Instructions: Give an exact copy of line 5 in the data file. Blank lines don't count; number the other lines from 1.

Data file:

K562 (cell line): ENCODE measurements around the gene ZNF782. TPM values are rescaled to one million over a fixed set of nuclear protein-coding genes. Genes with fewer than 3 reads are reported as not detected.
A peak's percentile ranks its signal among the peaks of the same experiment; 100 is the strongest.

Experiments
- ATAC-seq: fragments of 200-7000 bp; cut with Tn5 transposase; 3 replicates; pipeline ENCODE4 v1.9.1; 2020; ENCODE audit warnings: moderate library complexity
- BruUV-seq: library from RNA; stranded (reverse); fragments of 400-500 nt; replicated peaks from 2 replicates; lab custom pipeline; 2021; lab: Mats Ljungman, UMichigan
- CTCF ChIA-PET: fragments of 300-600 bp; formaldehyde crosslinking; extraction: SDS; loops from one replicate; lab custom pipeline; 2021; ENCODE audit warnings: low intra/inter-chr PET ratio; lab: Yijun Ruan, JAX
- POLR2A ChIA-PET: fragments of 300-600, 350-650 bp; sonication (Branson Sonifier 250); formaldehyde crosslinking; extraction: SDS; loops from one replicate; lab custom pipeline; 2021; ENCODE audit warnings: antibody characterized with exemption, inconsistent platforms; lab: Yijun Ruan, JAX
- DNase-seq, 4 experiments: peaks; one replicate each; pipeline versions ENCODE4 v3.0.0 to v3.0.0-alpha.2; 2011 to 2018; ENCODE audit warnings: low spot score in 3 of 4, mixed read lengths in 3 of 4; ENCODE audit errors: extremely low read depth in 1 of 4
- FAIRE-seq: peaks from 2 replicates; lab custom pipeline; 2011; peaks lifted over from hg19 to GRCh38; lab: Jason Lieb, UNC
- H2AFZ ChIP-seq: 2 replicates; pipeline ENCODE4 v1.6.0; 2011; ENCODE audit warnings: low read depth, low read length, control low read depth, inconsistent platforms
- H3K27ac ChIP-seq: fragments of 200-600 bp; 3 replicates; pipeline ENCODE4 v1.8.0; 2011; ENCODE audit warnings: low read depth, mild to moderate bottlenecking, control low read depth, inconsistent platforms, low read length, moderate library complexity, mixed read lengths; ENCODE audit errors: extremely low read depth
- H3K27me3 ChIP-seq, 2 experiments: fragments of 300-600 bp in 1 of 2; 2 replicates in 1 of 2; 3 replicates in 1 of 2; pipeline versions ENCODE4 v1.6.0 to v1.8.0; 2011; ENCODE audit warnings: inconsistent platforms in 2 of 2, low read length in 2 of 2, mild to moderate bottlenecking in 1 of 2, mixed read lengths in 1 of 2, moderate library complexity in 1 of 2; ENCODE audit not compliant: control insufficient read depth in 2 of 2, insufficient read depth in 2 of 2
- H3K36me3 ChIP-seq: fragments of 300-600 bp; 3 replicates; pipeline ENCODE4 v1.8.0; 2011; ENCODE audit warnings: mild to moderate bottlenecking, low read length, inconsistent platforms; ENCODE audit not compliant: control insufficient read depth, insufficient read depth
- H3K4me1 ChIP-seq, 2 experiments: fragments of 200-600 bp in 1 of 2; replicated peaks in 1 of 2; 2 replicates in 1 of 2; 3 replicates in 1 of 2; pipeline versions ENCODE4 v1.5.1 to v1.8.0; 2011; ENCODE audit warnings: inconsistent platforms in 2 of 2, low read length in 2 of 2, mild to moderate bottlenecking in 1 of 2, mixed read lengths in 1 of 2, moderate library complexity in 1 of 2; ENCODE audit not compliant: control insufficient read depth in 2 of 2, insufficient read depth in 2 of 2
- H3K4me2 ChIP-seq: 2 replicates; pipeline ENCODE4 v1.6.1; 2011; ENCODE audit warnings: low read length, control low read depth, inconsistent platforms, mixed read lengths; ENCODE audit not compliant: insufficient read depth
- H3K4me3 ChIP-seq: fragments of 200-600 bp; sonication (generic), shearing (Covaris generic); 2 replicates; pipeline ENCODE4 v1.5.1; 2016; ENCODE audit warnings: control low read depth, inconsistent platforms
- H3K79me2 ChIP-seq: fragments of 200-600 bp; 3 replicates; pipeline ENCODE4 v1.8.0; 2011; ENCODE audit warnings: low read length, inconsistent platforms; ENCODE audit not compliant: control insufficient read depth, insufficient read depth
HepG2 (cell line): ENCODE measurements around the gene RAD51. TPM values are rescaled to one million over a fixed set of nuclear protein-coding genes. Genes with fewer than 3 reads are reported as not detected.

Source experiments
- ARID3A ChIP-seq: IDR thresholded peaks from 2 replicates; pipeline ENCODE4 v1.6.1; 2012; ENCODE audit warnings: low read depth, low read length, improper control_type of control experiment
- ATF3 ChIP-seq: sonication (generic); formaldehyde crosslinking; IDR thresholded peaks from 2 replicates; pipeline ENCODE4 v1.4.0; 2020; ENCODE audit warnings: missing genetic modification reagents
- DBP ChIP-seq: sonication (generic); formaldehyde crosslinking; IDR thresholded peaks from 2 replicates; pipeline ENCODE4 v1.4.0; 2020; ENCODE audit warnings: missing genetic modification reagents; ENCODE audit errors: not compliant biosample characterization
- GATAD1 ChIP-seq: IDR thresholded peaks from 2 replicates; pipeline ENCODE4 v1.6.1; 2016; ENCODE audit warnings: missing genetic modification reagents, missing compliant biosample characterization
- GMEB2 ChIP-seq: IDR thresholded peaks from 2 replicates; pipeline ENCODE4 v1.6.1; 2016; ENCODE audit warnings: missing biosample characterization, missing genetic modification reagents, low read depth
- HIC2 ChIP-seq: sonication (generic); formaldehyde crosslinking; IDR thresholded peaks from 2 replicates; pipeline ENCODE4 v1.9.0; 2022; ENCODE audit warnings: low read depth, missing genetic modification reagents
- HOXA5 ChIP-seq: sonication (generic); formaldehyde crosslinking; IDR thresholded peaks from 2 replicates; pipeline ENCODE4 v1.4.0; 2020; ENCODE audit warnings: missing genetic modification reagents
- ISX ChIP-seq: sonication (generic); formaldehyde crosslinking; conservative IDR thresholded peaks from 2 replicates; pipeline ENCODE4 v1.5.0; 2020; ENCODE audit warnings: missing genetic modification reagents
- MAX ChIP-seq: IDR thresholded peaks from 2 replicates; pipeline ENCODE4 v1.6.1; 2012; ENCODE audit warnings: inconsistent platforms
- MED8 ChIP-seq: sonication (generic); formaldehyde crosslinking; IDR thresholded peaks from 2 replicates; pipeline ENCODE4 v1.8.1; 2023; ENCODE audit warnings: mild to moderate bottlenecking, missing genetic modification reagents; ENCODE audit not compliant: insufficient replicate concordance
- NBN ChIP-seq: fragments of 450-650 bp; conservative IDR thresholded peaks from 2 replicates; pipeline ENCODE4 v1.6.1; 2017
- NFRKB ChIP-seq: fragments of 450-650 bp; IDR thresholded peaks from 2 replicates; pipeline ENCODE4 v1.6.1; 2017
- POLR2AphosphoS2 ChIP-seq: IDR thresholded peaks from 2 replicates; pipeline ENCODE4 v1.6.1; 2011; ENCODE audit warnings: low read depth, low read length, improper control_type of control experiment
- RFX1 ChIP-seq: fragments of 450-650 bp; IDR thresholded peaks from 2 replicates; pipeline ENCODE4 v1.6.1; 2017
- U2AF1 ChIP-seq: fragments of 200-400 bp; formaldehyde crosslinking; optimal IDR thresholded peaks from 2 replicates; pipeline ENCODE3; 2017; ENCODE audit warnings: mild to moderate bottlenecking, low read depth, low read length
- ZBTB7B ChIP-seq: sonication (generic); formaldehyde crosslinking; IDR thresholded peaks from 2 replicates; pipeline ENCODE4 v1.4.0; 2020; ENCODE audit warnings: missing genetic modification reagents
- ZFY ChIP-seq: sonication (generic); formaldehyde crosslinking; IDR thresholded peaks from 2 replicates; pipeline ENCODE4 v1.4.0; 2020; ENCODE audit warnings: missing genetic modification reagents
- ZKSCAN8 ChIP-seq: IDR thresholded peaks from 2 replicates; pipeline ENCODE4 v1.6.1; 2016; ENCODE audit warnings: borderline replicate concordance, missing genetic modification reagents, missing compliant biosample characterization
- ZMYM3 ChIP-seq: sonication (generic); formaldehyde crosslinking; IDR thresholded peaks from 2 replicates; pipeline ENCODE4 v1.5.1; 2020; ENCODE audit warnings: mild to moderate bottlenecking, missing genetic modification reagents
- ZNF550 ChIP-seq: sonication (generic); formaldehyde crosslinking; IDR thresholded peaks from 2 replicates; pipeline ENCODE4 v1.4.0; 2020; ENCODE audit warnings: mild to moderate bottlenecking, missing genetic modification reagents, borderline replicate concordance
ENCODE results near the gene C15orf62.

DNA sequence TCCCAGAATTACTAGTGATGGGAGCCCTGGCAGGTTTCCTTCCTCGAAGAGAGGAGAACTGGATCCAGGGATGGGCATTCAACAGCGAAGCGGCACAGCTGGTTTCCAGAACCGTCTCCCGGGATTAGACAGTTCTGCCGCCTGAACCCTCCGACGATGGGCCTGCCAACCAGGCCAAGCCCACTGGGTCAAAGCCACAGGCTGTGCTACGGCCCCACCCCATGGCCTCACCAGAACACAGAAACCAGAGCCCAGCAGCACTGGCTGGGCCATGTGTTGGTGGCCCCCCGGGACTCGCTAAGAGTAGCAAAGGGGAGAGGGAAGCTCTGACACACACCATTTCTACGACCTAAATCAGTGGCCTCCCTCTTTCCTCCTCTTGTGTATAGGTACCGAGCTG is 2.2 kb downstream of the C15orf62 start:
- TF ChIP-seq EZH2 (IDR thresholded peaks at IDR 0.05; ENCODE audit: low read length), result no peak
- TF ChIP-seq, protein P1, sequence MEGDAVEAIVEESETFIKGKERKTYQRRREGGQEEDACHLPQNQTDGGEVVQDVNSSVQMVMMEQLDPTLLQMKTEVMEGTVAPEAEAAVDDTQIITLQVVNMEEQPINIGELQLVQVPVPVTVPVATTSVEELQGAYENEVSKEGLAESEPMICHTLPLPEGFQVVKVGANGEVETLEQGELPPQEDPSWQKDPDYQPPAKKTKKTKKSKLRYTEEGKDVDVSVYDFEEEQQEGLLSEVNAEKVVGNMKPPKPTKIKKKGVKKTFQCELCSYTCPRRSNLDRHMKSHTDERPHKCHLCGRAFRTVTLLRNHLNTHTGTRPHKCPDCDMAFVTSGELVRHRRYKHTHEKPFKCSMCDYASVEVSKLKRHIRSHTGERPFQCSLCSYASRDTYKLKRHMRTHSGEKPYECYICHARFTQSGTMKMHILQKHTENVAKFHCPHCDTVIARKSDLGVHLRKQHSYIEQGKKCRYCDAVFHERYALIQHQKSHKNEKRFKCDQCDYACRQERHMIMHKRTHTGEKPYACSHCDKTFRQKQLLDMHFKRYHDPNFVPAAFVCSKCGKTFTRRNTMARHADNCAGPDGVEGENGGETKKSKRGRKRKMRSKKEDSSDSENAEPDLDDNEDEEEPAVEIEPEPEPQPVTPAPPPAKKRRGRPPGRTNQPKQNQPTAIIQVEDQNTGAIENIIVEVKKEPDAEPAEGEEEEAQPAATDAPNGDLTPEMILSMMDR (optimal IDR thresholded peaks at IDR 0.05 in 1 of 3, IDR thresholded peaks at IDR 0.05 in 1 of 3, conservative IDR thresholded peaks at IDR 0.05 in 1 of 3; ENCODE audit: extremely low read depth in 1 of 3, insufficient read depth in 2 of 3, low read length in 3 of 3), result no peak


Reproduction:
- BruUV-seq: library from RNA; stranded (reverse); fragments of 400-500 nt; replicated peaks from 2 replicates; lab custom pipeline; 2021; lab: Mats Ljungman, UMichigan